Calls-to-action are the most important part of landing pages. In this article, I will provide some recommendations on how to make your CTA’s work better.
A call-to-action, or a CTA, is probably one of the most important parts of a landing page. Usually designed in the form of a button, this short imperative phrase tells the user what action to take. In this article, I will provide some general recommendations on how to make your calls-to-action work better.
Avoid vague formulations, such as “Click here”, tell your visitors exactly what you want them to do: “Sign up for the newsletter”, “Submit the registration form”. If the phrase used for CTA seems to be very long, you can break it into two parts (e.g. Sign up now – and receive our weekly newsletter). Write the explanatory, second part either below the main CTA (in smaller letters) or put it outside the button – above or below. In the CTA text, you can either evoke the sense of urgency: “Sign up now”, “Limited offer” ; or mention the main benefit for the user: “Get free expert advice”.
Number of unique CTA’s
An older rule prescribes only one unique call to action per landing page. Asking users to perform two or more actions on the same page can confuse them when navigating. However, sometimes there are two or even more options a user may have on the same landing page, depending on their stage in the buying process or their buyer type. An example would be offering to sign up for the trial or taking a feature tour first. In this case you would need two CTA buttons. They can be positioned next to each other or one on top of the other. Usually, the more important one of the two CTAs comes first and is highlighted graphically (e.g. with a brighter color).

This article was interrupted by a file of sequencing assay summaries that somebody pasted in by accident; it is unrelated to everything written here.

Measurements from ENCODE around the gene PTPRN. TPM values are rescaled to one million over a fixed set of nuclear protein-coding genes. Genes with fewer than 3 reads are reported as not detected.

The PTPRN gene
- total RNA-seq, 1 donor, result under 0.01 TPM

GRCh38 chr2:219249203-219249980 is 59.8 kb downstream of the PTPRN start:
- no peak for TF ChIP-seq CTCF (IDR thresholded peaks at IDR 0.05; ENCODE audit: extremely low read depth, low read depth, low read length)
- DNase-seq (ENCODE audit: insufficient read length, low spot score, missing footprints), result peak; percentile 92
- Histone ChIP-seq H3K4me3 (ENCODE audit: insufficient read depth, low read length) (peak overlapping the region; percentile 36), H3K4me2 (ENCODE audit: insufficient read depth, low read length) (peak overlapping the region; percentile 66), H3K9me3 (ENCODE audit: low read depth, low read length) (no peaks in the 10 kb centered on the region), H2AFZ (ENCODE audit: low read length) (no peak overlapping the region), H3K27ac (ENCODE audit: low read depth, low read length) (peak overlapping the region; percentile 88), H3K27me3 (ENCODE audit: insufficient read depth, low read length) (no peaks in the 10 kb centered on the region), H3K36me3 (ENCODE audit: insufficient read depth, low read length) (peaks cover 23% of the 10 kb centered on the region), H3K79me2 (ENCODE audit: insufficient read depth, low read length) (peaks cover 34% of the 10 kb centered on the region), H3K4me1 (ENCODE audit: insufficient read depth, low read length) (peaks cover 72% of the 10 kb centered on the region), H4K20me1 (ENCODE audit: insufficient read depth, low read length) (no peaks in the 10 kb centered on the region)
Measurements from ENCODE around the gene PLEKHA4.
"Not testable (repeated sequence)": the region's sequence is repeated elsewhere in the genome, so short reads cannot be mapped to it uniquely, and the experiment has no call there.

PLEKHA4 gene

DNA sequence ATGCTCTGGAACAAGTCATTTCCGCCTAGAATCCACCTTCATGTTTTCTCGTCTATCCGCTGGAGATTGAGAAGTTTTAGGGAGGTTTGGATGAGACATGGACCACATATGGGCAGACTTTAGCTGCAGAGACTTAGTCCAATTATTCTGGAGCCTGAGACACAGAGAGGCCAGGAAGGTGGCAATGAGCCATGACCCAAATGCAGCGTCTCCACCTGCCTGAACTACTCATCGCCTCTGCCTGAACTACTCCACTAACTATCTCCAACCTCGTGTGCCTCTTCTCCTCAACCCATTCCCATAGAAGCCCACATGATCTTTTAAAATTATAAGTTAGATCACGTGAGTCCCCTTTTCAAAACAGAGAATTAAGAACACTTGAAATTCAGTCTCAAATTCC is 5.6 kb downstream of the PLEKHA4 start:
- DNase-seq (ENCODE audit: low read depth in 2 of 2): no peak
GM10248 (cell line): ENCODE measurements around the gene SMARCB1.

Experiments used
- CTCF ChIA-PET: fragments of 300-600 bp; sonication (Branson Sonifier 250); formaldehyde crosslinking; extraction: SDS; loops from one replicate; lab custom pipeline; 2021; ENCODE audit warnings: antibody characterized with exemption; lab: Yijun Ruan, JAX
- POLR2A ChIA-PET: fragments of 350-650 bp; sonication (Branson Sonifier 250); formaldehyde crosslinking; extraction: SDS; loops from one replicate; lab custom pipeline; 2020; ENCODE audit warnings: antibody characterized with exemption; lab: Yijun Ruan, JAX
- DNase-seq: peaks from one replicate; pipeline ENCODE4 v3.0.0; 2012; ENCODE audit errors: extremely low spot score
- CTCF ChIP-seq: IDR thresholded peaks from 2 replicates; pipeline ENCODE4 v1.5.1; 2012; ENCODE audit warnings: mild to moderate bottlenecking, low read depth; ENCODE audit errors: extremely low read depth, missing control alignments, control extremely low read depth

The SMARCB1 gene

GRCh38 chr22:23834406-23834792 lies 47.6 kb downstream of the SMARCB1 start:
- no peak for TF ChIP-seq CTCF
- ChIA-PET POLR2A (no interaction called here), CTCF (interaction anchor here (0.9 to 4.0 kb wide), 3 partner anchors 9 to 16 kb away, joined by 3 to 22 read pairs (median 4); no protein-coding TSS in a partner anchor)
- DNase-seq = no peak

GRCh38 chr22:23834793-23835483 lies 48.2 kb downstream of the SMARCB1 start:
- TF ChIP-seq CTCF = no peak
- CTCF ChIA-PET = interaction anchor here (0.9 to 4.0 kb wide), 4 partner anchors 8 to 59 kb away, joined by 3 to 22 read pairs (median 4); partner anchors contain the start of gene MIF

In designing your CTA’s, you will need to balance two requirements: first, your CTA should look like an organic element of the landing page, and second, it should have enough contrast to the rest of the page to be noticed and clicked. Make your button 3-dimensional: use gradients and shadowing to get that “clickable” look. Also, an arrow within the button or outside it can have a positive influence on conversion.
It is believed that buttons with signal colors (red or orange) work better, however, do not sacrifice the look of your page in favor of a red button if does not match the overall design. You may also use some creativity and add texture or pattern to the design of your button, but only if this goes well with the look of the page and the product you are offering. Remember that in any case, the CTA text must remain clearly readable.
Placing the CTA button “above the fold” as the first element on the page seems like a good idea. However, visitors might not be ready to perform the desired action until they know more about what you have to offer. So I would recommend listing your main benefits first and then introducing the first CTA. A widely used strategy for longer landing pages is several CTA buttons (one above and one or two below the fold). In this case, make sure that your buttons look the same and contain the same text, otherwise it may look confusing.
Make sure that the CTA you make has large (but not disproportional) size, in order to be noticed by users “skimming” the page. Regardless of the size, you need to leave enough white space around the CTA: this will make the button recognizable in the text flow.
The given recommendations can help you to improve the click-through rate of a CTA. However, to achieve maximum results on your particular landing page, A/B testing is recommended.
In this article I would like to talk about how people usually read online and how it will affect your writing.
People seldom read for pleasure on the Internet. Most of the time they look for particular information or research on a subject.
Use headlines to give a precise idea about the content you offer. Do not write headlines in obscure style, hoping that the reader will be intrigued by it. Most of the time, if users see no direct relevance to their search in the headline, they hit the “back” button.